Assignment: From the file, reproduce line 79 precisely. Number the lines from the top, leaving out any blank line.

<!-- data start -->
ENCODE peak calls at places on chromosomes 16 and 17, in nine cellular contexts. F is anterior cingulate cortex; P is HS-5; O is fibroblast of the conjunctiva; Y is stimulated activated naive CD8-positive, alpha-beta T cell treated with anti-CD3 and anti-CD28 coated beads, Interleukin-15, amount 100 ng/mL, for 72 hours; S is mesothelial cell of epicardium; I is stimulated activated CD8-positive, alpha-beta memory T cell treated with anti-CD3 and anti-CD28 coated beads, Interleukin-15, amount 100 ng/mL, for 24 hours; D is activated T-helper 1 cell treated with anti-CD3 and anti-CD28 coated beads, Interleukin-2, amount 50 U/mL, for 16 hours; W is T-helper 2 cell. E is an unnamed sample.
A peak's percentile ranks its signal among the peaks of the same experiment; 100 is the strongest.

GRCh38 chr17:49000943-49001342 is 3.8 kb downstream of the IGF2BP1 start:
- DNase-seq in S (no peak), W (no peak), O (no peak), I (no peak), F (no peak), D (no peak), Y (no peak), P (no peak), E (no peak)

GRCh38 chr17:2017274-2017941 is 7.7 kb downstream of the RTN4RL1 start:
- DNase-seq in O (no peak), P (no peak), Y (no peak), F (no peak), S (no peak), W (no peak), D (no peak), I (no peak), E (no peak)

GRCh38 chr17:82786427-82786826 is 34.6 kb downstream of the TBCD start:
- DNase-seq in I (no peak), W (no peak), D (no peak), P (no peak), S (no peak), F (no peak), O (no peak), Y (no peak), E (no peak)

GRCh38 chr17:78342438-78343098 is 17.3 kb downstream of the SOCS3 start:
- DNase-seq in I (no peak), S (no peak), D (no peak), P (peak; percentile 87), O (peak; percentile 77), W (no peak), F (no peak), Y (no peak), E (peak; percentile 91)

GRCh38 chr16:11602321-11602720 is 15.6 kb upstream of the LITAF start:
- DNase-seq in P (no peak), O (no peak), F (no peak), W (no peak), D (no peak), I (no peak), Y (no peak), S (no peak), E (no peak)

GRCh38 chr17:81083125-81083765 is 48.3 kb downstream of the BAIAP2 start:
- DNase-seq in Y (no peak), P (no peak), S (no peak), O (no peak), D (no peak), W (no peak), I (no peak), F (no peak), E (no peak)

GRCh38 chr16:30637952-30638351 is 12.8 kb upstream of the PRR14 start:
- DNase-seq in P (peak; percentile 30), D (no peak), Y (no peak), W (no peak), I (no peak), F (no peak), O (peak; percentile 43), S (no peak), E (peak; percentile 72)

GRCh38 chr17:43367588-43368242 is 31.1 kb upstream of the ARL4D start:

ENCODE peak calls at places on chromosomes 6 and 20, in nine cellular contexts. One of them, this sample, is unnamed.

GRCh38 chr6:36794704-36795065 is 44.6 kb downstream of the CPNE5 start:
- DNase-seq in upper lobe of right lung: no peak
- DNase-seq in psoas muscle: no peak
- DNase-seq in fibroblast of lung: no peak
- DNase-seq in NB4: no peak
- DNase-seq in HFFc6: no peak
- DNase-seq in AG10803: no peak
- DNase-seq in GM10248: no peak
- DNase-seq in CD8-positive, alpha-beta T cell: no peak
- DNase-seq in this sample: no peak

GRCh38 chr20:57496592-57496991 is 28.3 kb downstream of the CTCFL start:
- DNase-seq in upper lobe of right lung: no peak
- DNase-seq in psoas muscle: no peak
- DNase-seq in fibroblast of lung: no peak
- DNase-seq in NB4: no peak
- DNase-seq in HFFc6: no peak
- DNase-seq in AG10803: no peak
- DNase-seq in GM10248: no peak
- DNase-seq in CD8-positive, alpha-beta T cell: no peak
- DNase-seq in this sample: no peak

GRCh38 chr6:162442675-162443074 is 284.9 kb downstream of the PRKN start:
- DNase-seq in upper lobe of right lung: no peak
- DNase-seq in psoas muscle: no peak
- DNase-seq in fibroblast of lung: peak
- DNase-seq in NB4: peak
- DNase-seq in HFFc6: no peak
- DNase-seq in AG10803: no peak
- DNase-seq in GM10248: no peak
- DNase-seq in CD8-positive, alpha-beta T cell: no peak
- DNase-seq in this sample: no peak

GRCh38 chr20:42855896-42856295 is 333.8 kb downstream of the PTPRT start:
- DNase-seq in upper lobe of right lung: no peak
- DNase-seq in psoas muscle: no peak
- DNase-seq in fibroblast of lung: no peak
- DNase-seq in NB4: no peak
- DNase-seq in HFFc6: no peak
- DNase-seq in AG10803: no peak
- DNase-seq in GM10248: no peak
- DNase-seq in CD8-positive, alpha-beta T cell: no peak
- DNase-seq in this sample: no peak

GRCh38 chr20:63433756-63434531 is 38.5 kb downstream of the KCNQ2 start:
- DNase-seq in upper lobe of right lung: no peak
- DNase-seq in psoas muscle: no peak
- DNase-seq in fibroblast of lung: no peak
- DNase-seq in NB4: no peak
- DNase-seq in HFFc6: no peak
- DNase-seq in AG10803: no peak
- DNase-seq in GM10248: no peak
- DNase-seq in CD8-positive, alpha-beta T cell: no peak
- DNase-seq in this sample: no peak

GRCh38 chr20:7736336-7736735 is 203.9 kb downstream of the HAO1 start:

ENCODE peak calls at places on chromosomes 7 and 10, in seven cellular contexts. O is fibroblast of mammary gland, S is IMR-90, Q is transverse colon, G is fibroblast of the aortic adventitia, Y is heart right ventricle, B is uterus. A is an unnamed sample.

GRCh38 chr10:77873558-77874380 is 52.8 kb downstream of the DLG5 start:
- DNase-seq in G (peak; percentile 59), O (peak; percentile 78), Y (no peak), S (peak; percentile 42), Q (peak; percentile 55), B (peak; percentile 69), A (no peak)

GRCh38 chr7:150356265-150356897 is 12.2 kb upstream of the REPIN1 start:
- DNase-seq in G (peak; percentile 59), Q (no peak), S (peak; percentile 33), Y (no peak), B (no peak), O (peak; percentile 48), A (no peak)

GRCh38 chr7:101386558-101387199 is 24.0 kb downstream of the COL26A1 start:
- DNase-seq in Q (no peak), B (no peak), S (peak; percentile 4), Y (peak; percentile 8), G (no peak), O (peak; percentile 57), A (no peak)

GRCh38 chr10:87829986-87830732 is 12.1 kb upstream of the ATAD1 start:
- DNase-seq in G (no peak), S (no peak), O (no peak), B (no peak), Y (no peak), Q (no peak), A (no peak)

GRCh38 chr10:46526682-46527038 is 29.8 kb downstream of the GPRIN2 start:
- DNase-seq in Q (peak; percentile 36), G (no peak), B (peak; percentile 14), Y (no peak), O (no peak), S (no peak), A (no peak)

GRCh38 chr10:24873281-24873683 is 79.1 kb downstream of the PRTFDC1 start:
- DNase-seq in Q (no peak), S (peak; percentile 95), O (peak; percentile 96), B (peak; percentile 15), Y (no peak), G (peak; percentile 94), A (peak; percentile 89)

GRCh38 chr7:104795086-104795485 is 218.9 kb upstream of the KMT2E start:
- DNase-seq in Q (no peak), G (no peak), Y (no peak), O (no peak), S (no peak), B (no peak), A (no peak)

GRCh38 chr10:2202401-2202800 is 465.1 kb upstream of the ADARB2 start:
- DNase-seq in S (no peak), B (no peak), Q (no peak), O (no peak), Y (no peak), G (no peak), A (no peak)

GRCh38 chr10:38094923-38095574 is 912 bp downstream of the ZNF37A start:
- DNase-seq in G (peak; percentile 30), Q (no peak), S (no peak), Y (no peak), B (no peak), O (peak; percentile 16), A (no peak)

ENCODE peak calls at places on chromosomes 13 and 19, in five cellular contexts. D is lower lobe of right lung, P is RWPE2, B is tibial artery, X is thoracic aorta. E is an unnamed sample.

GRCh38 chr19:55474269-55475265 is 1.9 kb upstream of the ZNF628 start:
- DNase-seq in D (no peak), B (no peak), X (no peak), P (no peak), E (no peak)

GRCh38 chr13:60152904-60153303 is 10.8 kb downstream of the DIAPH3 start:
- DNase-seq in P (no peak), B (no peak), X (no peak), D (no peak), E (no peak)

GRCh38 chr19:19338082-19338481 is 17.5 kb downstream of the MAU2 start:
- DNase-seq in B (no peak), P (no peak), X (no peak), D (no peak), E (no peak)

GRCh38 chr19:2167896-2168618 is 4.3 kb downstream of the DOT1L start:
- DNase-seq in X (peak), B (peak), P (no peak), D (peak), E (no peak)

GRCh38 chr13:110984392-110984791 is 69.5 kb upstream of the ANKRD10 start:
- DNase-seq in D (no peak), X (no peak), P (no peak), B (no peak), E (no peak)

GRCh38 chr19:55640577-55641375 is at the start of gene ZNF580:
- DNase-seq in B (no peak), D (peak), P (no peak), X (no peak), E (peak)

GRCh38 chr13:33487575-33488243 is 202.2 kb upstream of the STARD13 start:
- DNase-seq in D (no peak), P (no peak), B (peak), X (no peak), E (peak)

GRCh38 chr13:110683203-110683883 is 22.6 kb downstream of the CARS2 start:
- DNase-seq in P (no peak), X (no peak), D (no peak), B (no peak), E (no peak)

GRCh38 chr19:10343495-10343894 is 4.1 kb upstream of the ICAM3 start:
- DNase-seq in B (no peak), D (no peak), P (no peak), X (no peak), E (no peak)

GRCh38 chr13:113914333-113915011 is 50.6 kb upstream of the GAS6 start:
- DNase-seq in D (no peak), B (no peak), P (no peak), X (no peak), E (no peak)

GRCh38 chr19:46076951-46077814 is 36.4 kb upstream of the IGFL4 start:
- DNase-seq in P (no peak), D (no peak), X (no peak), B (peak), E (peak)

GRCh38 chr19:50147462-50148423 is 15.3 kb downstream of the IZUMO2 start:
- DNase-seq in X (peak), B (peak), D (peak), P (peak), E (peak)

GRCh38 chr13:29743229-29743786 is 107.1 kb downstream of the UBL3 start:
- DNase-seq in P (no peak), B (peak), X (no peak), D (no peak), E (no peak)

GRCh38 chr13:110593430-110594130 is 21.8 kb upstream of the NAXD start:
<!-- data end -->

GRCh38 chr10:46526682-46527038 is 29.8 kb downstream of the GPRIN2 start: